Now in fact we have proved a pretty general result about representable functors on the pointed homotopy category of CW complexes. Indeed, Brown representability can be used to tell us that is representable on that category. But we are not working with pointed spaces, and we don’t want to restrict only to CW complexes. So this will be a separate result.

What is this universal bundle going to look like? There is a very clean picture of it. Namely, it is going to be the *tautological* -plane bundle over . That is, the fiber over a point in the Grassmannian is just the collection of vectors in that lie in the plane corresponding to that point. One can check that this is indeed a vector bundle, and in Milnor-Stasheff’s “Characteristic classes” it is proved that it is universal.

The key idea of the proof is that, on a compact space, any vector bundle can be imbedded inside a trivial bundle for some large. As a result, over each , the fiber is identified with a subspace of whose dimension is . In this way, we can get a map from into the Grassmannian of -planes in by sending each to the corresponding -plane. The reason we had to use the infinite Grassmannian in general is that could be very large.

Alright. So we know that there is a universal -bundle over for each . Let’s say we have a characteristic class that sends each -bundle to an element . Then, by definition, there is . This is the universal characteristic class. Since any bundle is a pull-back of , any characteristic class is a pull-back of this. Thus is determined by .

Conversely, if we prescribe , then we can define by writing as a pull-back of some (unique up to homotopy) and then just setting to be the pull-back of .

What we have really done here is, of course, the Yoneda lemma, and nothing more. Namely, we have the functor on the homotopy category which is representable, and we have the functor on the homotopy category. A **characteristic class** is just a natural transformation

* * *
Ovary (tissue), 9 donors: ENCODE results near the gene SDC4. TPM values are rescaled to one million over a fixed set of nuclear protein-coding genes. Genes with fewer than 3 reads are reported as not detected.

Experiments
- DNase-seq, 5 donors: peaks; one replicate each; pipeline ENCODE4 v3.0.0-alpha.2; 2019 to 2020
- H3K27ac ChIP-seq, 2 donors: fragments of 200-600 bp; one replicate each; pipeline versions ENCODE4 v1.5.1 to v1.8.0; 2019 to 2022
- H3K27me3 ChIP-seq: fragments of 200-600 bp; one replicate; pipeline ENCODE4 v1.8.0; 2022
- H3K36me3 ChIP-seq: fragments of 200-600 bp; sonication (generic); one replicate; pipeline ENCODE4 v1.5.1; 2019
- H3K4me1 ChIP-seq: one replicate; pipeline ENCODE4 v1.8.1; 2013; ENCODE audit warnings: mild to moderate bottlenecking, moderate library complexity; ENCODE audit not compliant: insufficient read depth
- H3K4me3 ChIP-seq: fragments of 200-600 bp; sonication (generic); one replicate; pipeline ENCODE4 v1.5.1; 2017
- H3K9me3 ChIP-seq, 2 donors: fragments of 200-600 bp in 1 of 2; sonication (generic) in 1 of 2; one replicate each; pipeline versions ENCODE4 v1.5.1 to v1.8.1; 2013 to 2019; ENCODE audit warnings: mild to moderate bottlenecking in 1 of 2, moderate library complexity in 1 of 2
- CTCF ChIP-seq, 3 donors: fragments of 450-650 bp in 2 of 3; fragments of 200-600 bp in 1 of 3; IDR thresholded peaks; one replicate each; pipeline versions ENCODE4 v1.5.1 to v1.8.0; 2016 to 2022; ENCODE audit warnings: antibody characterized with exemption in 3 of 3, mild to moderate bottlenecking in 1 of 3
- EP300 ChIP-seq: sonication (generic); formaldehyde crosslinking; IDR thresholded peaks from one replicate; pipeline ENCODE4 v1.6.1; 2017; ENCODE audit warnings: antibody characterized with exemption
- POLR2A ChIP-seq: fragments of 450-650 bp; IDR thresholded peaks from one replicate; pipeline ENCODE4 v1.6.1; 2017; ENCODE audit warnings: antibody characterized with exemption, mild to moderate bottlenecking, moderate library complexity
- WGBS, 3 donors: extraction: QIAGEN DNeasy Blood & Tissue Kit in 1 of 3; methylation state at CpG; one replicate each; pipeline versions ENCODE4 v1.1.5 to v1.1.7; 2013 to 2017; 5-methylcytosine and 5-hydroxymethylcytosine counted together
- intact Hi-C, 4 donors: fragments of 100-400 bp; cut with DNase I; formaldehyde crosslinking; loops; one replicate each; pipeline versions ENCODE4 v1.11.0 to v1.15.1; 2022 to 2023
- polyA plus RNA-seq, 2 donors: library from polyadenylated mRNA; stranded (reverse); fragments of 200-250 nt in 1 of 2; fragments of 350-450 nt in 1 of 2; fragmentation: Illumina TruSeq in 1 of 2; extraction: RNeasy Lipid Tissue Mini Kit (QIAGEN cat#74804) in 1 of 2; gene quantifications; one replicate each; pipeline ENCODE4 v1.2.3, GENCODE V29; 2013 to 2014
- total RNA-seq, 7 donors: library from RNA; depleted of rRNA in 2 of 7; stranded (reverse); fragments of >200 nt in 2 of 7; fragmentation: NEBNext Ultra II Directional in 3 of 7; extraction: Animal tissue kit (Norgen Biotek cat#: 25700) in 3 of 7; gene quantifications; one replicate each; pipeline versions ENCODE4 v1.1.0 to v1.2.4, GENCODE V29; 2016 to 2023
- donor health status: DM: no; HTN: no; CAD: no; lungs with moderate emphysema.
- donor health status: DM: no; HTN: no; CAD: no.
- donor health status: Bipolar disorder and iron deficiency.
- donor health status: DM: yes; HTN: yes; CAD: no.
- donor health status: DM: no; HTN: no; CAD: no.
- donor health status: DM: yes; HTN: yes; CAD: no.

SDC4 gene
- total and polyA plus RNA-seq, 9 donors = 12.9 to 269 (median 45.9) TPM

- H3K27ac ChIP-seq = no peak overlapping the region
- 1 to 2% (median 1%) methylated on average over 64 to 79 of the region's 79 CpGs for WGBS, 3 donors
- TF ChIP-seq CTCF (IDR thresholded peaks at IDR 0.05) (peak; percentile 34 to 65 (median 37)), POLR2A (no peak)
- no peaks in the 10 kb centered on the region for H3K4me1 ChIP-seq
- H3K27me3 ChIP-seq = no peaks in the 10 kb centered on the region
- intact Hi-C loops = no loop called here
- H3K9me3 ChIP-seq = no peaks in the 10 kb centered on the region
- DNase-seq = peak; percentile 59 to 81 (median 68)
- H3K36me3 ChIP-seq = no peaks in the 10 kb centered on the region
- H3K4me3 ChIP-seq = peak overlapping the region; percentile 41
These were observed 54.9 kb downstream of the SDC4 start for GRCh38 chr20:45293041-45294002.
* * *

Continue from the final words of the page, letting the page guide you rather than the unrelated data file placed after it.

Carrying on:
and since is representable by , Yoneda’s lemma states that these characteristic classes are in bijection with

October 18, 2011 at 9:44 pm

[…] be a real vector bundle. There are numerous constructions for the characteristic classes of . Recall that these are elements in the cohomology ring (for some ring) that measure, in some sense, the […]

February 7, 2012 at 1:50 am

This discussion reveals something that I didn’t really understand about the word “pullback” until I started thinking about vector bundles. Namely, “pullback” can refer both to precomposition and to fiber products, and it’s not clear what the connection between these two concepts is until you start to think about vector bundles, since the pullback of vector bundles can be defined either by precomposition (using homotopy classes of maps into Grassmannians) or by the fiber product (using the ordinary definition).

February 7, 2012 at 8:50 pm

That’s true. It also applies to other situations when you use some geometric objects to build a functor (e.g. in algebraic geometry the functor sending a scheme to the closed subschemes of flat over ), such that the functoriality comes from the fiber product, and use other means to prove that the functor is representable (so we can also think of pre-composition as defining it).